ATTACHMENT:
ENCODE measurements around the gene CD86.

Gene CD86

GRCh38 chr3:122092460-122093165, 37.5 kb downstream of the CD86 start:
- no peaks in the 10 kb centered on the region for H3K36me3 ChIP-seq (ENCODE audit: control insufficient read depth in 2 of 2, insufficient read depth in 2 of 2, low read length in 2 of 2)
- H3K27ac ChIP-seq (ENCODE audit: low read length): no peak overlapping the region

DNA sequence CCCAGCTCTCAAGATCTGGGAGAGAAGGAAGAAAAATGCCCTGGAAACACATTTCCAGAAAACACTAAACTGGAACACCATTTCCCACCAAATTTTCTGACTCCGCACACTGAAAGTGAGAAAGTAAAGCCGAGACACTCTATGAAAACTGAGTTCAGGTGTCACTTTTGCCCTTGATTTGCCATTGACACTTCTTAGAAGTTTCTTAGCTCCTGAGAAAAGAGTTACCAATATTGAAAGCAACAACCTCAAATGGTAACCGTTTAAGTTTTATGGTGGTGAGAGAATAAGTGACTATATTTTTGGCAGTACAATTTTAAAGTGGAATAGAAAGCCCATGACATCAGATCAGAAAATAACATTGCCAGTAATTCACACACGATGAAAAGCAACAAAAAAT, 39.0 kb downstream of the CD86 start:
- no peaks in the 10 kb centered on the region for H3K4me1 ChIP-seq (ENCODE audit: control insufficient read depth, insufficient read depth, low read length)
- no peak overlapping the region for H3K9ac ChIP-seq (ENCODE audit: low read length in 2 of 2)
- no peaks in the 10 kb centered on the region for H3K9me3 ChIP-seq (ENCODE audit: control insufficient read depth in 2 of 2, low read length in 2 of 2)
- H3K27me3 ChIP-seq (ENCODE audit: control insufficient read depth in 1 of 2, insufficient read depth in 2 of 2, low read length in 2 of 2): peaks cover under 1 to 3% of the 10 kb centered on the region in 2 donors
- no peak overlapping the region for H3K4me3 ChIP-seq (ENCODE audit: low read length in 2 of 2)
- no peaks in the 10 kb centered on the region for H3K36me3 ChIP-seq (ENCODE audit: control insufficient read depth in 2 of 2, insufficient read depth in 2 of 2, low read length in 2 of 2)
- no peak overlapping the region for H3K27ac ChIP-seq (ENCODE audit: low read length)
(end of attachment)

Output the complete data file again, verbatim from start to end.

ENCODE measurements around the gene CD86.

Gene CD86

GRCh38 chr3:122092460-122093165, 37.5 kb downstream of the CD86 start:
- no peaks in the 10 kb centered on the region for H3K36me3 ChIP-seq (ENCODE audit: control insufficient read depth in 2 of 2, insufficient read depth in 2 of 2, low read length in 2 of 2)
- H3K27ac ChIP-seq (ENCODE audit: low read length): no peak overlapping the region

DNA sequence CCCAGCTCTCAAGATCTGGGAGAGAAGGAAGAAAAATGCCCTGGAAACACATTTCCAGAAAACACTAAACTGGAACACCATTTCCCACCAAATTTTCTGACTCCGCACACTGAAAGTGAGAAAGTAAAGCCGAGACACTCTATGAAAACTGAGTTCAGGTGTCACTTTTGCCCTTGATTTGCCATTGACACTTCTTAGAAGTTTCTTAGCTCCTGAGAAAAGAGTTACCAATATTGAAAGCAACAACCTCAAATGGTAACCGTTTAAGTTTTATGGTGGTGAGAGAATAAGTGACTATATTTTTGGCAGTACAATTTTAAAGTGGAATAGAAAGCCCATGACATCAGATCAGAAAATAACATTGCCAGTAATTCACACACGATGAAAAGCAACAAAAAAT, 39.0 kb downstream of the CD86 start:
- no peaks in the 10 kb centered on the region for H3K4me1 ChIP-seq (ENCODE audit: control insufficient read depth, insufficient read depth, low read length)
- no peak overlapping the region for H3K9ac ChIP-seq (ENCODE audit: low read length in 2 of 2)
- no peaks in the 10 kb centered on the region for H3K9me3 ChIP-seq (ENCODE audit: control insufficient read depth in 2 of 2, low read length in 2 of 2)
- H3K27me3 ChIP-seq (ENCODE audit: control insufficient read depth in 1 of 2, insufficient read depth in 2 of 2, low read length in 2 of 2): peaks cover under 1 to 3% of the 10 kb centered on the region in 2 donors
- no peak overlapping the region for H3K4me3 ChIP-seq (ENCODE audit: low read length in 2 of 2)
- no peaks in the 10 kb centered on the region for H3K36me3 ChIP-seq (ENCODE audit: control insufficient read depth in 2 of 2, insufficient read depth in 2 of 2, low read length in 2 of 2)
- no peak overlapping the region for H3K27ac ChIP-seq (ENCODE audit: low read length)